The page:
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Sri Lankan President Resigns After Days of Protests

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By Newsvot News - - 5 Mins Read

As months of discontent brought on by an unparalleled economic crisis boiled over, Sri Lanka's President Gotabaya Rajapaksa announced his resignation on Sunday am (AEST), hours after a mob of irate protestors rushed him from his mansion.

Thousands of protesters gathered in the nation's capital, Colombo, to call on the government to accept responsibility for the country's financial mismanagement as well as for the dire food and gasoline shortages.

After barging through the presidential palace's gates and through its rooms, a mass of demonstrators jumped into the compound's swimming pool. Another was spotted bringing out what he claimed to be a pair of Rajapaksa's underpants while others were seen laughing and relaxing in the elegant bedrooms of the house.

Around the same time, the leader announced he was finally resigning after months of calls for it, boarding a naval vessel in the Colombo port and being escorted to the island's southern waters.

Mahinda Abeywardana, speaker of the house, made a broadcast announcement, "The president announced he will step down on July 13 to ensure a smooth transition."

Armed forces had to remove Rajapaksa from his home by firing into the air to disperse the mob outside. Protesters also took control of Rajapaksa's adjoining seaside office shortly after they surrounded the presidential mansion.

Protestors demanding the resignation of Sri Lanka's President Gotabaya Rajapaksa gather near his residence.

First in line to succeed Rajapaksa, Prime Minister Ranil Wickremesinghe convened a meeting with party leaders and declared his willingness to resign in order to create a unity government.

However, that did not appease the demonstrators, who after dark broke into the premier's private home and burned it ablaze.

A throng was seen in video posted to social media applauding the fire, which started soon after a security team protecting Wickremesinghe attacked several journalists outside the house.

The fire has not yet been linked to any casualties, and according to the police, Wickremesinghe and his family were not home at the time.

The massive crowds that had surrounded Colombo's administrative district earlier in the day were being dispersed by security personnel, but skirmishes that ensued resulted in dozens of injuries.

Three individuals were being treated for gunshot wounds at Colombo's major hospital, along with 36 others who were having trouble breathing after being exposed to tear gas, according to a hospital spokeswoman.

‘Not a deterrent’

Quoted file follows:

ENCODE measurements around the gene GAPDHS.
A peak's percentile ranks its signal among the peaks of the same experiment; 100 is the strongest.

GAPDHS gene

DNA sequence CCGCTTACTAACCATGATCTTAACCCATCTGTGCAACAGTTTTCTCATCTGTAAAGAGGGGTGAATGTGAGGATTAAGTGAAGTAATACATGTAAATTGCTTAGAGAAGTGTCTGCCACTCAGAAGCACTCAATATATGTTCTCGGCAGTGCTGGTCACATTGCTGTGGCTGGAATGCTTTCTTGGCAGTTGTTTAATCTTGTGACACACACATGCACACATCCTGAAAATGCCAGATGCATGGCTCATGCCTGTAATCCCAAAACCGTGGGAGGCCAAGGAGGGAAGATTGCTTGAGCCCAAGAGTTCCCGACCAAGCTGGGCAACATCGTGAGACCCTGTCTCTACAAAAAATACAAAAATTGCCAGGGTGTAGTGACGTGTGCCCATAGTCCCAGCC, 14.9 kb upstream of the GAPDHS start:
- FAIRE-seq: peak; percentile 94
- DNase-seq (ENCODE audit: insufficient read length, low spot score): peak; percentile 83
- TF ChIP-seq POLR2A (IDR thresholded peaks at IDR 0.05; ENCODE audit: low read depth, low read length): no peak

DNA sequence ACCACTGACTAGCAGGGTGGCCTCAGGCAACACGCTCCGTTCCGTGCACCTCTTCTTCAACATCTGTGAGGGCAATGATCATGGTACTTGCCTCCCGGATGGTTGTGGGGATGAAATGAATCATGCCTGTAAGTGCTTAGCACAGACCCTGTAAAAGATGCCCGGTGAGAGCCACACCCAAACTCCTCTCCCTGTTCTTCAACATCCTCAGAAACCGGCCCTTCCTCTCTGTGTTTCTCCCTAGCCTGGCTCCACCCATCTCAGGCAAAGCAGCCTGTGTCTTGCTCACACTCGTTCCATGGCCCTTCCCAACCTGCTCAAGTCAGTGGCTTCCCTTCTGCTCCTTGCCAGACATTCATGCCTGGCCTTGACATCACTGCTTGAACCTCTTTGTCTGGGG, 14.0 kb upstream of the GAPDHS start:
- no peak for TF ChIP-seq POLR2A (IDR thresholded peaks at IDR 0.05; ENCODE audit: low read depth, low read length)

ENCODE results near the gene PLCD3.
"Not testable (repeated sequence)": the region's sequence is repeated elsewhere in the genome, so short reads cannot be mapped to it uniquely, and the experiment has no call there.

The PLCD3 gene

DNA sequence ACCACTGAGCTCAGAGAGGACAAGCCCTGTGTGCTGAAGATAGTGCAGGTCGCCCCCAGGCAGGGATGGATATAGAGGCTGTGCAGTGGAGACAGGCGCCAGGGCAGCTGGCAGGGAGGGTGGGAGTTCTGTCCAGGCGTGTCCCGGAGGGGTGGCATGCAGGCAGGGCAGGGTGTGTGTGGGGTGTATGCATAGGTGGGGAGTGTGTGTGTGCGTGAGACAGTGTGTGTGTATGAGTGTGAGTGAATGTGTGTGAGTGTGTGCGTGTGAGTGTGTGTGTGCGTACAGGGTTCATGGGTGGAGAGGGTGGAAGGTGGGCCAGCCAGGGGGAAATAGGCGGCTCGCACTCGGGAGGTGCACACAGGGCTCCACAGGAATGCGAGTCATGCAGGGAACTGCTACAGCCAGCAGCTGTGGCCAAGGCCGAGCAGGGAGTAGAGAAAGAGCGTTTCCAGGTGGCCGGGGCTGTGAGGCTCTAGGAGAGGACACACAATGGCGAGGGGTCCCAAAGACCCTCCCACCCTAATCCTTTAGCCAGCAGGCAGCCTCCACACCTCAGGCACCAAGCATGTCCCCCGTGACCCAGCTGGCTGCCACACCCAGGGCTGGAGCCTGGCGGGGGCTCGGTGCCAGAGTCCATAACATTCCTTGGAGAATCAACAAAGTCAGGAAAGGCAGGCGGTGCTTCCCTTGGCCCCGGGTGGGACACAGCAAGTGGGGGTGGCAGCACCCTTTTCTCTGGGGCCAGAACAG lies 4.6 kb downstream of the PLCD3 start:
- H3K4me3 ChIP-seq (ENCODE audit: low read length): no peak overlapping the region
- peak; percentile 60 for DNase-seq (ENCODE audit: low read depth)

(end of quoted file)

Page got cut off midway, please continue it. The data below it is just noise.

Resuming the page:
After running out of foreign currency to import needs, Sri Lanka has endured months of shortages of basic items, protracted outages, and escalating inflation.

The government is requesting a rescue from the International Monetary Fund after defaulting on its $51 billion external debt. For the demonstration on Saturday, the latest in a string of unrest brought on by the crisis, thousands of people flooded into the city.

Following threats to sue the police chief from opposition parties, rights advocates, and the bar association, police withdrew a curfew that had been imposed on Friday.

According to officials, thousands of anti-government protestors disobeyed the directive to stay at home and even compelled railroad authorities to run trains to transport them to Colombo for the event on Saturday.

The curfew had little deterrent effect. In fact, it fueled more defiance as more people took to the streets, the defense official claimed.

People unable to travel to the capital staged protests in other locations throughout the island as Sri Lanka's already limited gasoline supplies were almost depleted.

Protestors demanding the resignation of Sri Lanka's President Gotabaya Rajapaksa swim in a pool inside the compound of Sri Lanka's Presidential Palace.

Outside Rajapaksa's office, protesters have previously established a camp for months, calling for his resignation.

In May, there were skirmishes at the camp after a group of Rajapaksa supporters attacked peaceful demonstrators who had assembled there.

After the violence led to retaliatory attacks against pro-government mobs and arson attacks on politicians' residences, nine people were murdered and hundreds were injured.

Wild video of protestors rummaging inside Sri Lankan president Gotabaya Rajapaksa's palace has surfaced, showing them swimming in his pool and inspecting his kitchen after throngs of people stormed his official residence on Saturday.

The demonstrators, infuriated by an unprecedented economic crisis, overran the property and forced their way into the president's adjoining office, forcing him to flee.

The troops manning the presidential palace's perimeter fired shots into the air as the mob pressed up to the gates, deterring them until Mr. Rajapaksa had been escorted safely.

Under the condition of anonymity, a senior defense official told AFP, "The president was transported to safety." "He is still the president, and a military squad is guarding him."

First in line to succeed Mr. Rajapaksa, Prime Minister Ranil Wickremesinghe convened a meeting with party leaders and declared his willingness to resign in order to create a unity government.